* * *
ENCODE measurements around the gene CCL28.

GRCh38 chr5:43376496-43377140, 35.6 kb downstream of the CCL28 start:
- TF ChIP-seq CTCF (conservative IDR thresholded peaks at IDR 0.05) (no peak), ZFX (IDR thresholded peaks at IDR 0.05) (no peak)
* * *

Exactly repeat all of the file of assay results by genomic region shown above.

ENCODE measurements around the gene CCL28.

GRCh38 chr5:43376496-43377140, 35.6 kb downstream of the CCL28 start:
- TF ChIP-seq CTCF (conservative IDR thresholded peaks at IDR 0.05) (no peak), ZFX (IDR thresholded peaks at IDR 0.05) (no peak)